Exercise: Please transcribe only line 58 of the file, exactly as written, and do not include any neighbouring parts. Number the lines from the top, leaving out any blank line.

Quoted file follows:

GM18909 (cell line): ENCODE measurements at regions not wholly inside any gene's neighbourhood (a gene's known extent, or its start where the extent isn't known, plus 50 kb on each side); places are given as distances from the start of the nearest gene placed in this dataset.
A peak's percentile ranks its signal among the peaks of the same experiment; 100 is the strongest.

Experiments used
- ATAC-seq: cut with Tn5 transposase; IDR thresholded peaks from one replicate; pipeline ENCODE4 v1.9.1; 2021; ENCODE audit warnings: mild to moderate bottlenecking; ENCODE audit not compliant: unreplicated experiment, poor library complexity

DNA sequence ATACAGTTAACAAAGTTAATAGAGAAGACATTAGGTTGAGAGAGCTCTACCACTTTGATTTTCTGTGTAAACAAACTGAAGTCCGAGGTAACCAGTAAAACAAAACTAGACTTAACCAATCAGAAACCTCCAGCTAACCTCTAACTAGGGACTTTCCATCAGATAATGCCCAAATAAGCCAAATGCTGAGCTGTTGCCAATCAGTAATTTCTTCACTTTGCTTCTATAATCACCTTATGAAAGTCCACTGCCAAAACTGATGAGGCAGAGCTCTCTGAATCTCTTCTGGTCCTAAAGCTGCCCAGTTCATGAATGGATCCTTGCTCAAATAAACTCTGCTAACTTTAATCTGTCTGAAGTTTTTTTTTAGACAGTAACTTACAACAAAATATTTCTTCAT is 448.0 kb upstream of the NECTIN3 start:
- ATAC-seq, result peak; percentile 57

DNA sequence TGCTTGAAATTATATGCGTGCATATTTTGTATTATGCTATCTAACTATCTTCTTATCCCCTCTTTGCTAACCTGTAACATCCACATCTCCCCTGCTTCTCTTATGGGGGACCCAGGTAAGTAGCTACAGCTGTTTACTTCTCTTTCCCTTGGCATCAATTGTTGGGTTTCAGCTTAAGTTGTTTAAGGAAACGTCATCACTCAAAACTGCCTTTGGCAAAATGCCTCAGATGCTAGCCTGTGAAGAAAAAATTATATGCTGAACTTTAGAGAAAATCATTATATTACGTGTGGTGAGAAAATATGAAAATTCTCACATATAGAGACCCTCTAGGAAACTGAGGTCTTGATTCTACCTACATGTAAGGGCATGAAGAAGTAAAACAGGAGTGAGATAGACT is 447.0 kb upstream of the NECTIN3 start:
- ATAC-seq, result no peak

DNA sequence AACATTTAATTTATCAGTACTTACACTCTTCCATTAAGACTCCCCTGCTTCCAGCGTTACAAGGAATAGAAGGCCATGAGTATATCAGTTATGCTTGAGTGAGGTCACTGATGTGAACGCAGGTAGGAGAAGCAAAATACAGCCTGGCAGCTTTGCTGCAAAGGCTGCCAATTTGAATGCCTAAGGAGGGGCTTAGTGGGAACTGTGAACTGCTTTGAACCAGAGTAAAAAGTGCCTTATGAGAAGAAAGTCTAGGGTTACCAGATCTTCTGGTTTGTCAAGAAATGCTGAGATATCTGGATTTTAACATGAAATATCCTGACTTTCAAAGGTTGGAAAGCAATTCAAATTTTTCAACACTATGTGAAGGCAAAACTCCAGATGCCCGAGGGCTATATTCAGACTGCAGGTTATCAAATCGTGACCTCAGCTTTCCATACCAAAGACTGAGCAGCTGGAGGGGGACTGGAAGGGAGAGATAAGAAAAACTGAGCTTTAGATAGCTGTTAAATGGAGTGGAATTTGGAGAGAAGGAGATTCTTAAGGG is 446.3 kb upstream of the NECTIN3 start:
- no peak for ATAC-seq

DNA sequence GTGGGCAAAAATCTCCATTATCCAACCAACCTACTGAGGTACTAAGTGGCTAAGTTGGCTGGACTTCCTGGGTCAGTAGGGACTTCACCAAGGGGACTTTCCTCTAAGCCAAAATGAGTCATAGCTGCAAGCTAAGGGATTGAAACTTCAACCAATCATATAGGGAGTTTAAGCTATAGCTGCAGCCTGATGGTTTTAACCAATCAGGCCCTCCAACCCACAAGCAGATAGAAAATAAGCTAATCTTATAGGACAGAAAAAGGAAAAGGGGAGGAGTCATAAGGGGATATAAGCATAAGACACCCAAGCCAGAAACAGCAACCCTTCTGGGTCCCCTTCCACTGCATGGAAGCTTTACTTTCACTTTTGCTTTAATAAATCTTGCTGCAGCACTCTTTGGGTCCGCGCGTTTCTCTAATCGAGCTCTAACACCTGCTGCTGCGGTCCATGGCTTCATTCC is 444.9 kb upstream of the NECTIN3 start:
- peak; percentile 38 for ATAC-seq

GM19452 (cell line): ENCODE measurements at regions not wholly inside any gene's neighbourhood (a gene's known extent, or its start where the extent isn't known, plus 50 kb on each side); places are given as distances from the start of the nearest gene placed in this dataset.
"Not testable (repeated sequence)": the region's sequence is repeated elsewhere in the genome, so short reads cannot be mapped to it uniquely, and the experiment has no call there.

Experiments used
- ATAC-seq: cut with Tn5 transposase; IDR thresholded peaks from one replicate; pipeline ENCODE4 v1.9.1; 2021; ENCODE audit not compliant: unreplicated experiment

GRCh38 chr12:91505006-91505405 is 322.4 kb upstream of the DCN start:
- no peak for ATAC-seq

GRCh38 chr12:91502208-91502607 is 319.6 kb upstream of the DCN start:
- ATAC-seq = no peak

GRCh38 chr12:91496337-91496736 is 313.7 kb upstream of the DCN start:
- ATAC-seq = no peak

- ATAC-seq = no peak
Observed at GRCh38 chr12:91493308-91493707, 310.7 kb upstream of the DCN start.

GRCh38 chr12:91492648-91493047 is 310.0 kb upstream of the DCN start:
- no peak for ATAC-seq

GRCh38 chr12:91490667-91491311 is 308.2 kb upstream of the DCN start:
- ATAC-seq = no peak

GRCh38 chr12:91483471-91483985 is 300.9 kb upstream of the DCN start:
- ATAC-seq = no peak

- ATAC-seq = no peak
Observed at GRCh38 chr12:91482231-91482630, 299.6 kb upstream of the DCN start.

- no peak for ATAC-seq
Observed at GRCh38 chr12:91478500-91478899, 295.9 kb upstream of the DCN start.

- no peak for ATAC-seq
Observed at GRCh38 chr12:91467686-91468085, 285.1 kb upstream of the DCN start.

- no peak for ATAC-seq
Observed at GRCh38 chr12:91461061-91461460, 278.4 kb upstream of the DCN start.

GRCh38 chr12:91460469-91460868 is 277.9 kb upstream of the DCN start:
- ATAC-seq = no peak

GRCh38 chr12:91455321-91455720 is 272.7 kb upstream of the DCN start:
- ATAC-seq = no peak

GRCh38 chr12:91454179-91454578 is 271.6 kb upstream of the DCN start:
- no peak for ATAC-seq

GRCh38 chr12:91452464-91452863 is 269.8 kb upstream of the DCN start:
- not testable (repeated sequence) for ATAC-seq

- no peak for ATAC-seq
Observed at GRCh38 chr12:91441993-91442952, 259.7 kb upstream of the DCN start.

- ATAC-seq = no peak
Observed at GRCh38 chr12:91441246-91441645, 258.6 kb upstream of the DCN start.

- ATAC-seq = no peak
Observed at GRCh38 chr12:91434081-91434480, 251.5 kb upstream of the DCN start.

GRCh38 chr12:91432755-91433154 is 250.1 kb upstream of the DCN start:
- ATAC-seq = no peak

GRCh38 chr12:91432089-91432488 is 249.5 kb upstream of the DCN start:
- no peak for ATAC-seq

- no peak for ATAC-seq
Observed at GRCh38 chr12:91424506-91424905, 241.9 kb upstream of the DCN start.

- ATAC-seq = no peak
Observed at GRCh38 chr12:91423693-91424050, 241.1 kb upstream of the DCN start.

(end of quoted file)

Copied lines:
Observed at GRCh38 chr12:91424506-91424905, 241.9 kb upstream of the DCN start.